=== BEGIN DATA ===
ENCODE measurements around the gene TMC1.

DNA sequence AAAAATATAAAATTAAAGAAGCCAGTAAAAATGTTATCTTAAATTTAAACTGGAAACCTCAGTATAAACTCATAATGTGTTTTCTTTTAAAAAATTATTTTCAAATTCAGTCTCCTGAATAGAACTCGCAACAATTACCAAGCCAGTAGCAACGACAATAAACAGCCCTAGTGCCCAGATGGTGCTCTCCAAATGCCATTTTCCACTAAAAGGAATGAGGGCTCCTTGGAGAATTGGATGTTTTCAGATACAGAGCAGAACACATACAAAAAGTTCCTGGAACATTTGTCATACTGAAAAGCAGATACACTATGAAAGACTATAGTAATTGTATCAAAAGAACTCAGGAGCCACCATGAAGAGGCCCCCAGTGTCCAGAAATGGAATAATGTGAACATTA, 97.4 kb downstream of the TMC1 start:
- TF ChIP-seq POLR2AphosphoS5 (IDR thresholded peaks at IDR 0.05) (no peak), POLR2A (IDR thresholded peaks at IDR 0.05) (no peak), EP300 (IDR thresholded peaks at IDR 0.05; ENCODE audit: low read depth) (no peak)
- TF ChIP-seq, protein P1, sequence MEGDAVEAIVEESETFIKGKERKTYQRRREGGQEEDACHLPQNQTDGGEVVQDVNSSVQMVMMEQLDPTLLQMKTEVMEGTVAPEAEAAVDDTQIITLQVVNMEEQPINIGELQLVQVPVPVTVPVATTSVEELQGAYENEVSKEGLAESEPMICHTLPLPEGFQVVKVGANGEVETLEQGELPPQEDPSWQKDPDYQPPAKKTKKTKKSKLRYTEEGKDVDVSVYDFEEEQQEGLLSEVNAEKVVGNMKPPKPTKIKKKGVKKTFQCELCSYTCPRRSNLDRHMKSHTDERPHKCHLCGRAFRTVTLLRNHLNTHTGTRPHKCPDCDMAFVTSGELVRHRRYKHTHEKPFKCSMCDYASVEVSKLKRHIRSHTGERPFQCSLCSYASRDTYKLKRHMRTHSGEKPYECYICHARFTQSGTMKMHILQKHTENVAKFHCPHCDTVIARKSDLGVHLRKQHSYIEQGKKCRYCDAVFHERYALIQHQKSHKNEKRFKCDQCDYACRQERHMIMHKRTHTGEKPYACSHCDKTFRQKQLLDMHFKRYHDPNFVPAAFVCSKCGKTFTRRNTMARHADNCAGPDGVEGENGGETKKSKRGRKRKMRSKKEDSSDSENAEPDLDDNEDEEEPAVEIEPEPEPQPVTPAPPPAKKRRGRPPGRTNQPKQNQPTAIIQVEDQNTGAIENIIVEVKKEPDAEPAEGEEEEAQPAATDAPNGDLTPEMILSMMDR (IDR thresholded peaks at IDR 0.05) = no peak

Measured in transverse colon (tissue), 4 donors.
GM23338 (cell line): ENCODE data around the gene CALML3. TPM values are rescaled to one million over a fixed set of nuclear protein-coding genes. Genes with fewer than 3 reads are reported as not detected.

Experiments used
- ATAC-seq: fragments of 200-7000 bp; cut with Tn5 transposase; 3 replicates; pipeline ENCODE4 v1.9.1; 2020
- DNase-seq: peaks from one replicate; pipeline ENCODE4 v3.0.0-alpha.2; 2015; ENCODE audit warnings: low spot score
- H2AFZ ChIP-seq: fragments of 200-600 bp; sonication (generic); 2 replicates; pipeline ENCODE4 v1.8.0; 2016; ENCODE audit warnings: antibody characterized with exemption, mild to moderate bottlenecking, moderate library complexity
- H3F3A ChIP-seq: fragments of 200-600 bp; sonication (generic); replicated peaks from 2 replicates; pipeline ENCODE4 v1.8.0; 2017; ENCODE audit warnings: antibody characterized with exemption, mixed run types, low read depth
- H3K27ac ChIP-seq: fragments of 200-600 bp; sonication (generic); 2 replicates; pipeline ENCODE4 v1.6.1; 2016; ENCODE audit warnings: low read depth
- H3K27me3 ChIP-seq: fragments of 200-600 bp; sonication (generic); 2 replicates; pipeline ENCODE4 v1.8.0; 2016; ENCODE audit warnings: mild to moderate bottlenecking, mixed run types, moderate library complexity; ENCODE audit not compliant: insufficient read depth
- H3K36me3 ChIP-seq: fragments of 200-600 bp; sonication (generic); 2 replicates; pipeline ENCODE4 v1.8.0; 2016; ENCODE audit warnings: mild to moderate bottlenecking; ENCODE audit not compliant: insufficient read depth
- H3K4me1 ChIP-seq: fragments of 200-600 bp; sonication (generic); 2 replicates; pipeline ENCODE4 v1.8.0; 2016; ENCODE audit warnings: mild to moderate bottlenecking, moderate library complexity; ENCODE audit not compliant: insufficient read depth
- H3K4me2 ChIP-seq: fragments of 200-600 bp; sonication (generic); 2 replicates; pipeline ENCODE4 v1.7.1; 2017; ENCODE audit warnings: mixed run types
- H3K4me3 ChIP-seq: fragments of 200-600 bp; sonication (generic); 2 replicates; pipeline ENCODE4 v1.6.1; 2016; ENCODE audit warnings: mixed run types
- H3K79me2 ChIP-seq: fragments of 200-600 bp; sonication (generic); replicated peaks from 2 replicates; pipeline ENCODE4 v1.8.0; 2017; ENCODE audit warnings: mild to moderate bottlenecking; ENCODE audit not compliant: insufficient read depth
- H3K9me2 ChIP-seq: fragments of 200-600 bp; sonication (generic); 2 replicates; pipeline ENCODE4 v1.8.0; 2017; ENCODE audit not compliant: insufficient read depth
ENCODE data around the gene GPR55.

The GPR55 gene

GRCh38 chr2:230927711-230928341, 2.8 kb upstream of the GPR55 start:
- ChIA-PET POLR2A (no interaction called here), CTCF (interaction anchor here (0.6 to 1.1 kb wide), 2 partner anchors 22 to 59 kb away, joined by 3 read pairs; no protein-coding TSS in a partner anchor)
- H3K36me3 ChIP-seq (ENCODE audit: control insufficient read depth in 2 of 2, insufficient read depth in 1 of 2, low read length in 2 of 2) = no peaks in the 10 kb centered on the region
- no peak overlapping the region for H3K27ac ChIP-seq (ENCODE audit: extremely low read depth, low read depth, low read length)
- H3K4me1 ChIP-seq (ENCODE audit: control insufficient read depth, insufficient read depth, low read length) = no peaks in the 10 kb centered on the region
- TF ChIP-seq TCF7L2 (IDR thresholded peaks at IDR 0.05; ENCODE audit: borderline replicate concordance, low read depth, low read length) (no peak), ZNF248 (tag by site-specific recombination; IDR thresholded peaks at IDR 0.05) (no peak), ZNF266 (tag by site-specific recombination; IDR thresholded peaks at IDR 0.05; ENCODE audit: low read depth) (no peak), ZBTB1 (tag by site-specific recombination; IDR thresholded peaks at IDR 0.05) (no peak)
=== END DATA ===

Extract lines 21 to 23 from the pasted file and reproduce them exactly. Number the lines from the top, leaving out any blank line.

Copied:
The GPR55 gene

GRCh38 chr2:230927711-230928341, 2.8 kb upstream of the GPR55 start:
- ChIA-PET POLR2A (no interaction called here), CTCF (interaction anchor here (0.6 to 1.1 kb wide), 2 partner anchors 22 to 59 kb away, joined by 3 read pairs; no protein-coding TSS in a partner anchor)